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The thing I love most about JLA is the surprising endings and the unpredictable events, which I feel the Dark Elements is lacking. Everything played out exactly as expected. The "hidden" is always too obvious. She also managed to turn a fascinating male character into nothing short of a lovesick puppy. There was also a few lose ends that I feel could have been dealt with better. It was a good story overall with some pretty awesome ideas along the way but it was a bit slow going and cliché. I'm glad she only used "the kiss deepened" phrase a handful of times in these series, unlike in the Covenant and Lux books that contain it in every chapter.
I am usually a huge fan of Armentrout's work, but this series just really failed for me. The premise was interesting and obviously I had to finish the series. However, with every page turn I became increasingly astounded by how often I would roll my eyes. The overuse of similes and metaphors really ruined my overall enjoyment. There was an exceeding amount of fluff. Don't get me wrong- I love my fluff, but when I say exceeding... It was over the top and completely unnecessary. I repeat, the storyline was intriguing, but be warned that you will have to muddle through redundant descriptions and less than provocative character development. (The reader reminded me of Mulan when Mulan had to pretend to be a boy- I've had better readers, but she wasn't the worst I've heard) Overall, this was a mediocre book- that could have potentially been phenomenal with only better editing.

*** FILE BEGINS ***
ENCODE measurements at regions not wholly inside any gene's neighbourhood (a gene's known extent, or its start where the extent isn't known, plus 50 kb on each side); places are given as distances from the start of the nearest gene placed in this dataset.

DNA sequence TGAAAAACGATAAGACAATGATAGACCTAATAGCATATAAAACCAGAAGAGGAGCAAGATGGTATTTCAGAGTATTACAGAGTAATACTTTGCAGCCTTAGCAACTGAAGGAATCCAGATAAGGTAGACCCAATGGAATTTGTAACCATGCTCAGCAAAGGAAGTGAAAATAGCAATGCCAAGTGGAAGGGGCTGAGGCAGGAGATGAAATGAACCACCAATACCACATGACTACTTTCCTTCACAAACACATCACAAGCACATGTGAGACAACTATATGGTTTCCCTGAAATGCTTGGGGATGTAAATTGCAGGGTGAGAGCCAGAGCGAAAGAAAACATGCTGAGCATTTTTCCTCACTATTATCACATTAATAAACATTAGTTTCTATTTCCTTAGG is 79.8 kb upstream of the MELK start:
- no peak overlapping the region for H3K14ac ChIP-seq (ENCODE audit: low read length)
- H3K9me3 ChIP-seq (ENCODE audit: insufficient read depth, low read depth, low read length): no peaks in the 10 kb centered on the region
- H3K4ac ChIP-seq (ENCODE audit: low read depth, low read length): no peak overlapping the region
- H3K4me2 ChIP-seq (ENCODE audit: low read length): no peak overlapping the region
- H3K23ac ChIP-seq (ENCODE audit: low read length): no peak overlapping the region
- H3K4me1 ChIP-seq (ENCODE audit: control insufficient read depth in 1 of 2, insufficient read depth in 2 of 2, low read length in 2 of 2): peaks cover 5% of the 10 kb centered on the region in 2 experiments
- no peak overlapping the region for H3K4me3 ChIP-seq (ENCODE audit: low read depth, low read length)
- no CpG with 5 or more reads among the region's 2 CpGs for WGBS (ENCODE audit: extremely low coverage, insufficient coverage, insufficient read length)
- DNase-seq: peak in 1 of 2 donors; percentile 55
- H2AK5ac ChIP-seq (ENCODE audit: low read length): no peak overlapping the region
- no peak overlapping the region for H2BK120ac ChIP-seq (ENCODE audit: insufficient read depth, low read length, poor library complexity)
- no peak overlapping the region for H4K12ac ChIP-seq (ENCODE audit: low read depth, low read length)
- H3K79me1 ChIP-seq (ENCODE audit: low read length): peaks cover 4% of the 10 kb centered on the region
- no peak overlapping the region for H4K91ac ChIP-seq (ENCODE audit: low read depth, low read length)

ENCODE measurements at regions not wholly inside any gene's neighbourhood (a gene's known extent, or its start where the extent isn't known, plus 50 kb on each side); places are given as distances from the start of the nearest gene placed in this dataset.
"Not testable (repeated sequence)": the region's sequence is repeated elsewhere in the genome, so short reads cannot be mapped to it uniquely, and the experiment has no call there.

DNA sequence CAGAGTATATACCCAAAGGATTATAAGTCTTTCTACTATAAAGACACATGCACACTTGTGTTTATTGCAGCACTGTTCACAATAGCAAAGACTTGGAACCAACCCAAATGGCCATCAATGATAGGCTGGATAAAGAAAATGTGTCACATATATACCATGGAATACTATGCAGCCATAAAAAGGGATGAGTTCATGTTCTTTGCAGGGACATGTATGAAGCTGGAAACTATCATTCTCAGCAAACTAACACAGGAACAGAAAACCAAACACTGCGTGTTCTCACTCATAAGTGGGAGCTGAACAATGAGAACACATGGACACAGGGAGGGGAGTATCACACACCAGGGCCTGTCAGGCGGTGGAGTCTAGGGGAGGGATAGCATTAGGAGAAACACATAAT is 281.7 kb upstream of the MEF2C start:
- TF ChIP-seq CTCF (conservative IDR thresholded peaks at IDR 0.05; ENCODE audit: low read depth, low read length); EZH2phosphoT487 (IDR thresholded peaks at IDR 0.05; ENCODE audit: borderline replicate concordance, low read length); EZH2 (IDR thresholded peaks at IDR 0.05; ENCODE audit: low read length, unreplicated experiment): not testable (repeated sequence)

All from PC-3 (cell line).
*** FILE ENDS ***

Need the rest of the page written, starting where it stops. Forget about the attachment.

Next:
4 of 4 people found this review helpful
Seventeen year old Layla has a tough choice to make between the Warden she has been crushing on her whole life and the sexy Demon who recently swept into her life. Then there is also the matter of the Lilan, the evil step-brother intent on bringing about Armageddon. And Layla is the only one who can stop him.
Action-packed and steaming, the third installment of The Dark Elements series lives up to the high expectations set by the first two books. The story resolves the relationship issues and turns to more internal struggles as Layla faces her fears and discovers her inner strengths. Further questions are raised surrounding the true nature of ‘evil’, and Layla’s moral mettle is tested to the fullest extent, bringing her character development to a mature and sweeping end.
I do feel that the novel would have been a 5 star and not a 4 star if it had ended slightly earlier than it did. I’m a reader who likes to know that the conflict has been resolved, but still wants a little room for dreaming up my own ending. Armentrout really tied double knots on this ending though, and it ventured a little too far into the soppy soap for my tastes.
But, I still loved this book and adored the series!
1 of 1 people found this review helpful